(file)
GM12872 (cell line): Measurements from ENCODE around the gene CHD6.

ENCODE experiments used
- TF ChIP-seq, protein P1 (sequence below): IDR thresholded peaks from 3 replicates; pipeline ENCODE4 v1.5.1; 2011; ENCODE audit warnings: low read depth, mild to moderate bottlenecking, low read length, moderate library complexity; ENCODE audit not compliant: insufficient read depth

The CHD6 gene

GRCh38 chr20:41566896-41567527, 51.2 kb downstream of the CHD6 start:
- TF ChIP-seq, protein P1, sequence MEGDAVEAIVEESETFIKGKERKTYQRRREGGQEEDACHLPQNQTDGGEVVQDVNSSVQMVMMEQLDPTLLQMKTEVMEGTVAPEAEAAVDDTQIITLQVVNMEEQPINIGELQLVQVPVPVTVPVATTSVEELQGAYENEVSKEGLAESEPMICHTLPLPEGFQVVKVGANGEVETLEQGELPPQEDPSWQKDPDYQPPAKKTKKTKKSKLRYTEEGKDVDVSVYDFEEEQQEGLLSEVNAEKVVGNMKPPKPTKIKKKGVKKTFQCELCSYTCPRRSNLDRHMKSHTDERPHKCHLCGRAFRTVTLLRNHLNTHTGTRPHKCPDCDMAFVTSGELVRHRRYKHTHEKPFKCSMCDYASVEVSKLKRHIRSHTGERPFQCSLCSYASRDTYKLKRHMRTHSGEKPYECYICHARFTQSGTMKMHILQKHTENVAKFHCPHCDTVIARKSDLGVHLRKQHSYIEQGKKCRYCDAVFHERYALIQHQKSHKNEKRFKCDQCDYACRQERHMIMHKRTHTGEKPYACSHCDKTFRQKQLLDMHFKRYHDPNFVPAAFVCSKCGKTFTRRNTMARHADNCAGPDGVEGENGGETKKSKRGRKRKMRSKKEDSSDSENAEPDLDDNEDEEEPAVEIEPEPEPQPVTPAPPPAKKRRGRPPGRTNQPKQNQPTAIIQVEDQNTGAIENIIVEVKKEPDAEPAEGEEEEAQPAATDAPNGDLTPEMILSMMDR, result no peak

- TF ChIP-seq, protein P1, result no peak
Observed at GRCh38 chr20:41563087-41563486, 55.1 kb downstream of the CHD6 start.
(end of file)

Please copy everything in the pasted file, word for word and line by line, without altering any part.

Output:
GM12872 (cell line): Measurements from ENCODE around the gene CHD6.

ENCODE experiments used
- TF ChIP-seq, protein P1 (sequence below): IDR thresholded peaks from 3 replicates; pipeline ENCODE4 v1.5.1; 2011; ENCODE audit warnings: low read depth, mild to moderate bottlenecking, low read length, moderate library complexity; ENCODE audit not compliant: insufficient read depth

The CHD6 gene

GRCh38 chr20:41566896-41567527, 51.2 kb downstream of the CHD6 start:
- TF ChIP-seq, protein P1, sequence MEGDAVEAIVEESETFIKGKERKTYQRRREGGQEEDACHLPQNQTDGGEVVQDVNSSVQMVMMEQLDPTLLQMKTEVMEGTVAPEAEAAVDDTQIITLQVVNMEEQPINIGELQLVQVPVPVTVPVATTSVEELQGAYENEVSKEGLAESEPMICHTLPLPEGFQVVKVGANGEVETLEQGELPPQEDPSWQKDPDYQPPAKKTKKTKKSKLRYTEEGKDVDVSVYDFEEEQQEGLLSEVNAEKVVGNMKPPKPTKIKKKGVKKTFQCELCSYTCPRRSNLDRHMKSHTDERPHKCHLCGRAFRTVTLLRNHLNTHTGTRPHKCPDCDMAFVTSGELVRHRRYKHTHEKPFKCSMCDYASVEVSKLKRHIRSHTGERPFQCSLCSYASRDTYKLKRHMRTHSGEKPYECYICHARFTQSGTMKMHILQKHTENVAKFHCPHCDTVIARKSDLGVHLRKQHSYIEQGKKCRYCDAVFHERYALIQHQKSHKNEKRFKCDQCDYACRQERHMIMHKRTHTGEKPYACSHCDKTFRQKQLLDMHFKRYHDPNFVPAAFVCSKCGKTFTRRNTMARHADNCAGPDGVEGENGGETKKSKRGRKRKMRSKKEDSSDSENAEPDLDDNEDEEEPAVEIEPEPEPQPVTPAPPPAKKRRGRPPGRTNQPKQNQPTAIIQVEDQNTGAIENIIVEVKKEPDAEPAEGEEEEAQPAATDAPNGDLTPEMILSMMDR, result no peak

- TF ChIP-seq, protein P1, result no peak
Observed at GRCh38 chr20:41563087-41563486, 55.1 kb downstream of the CHD6 start.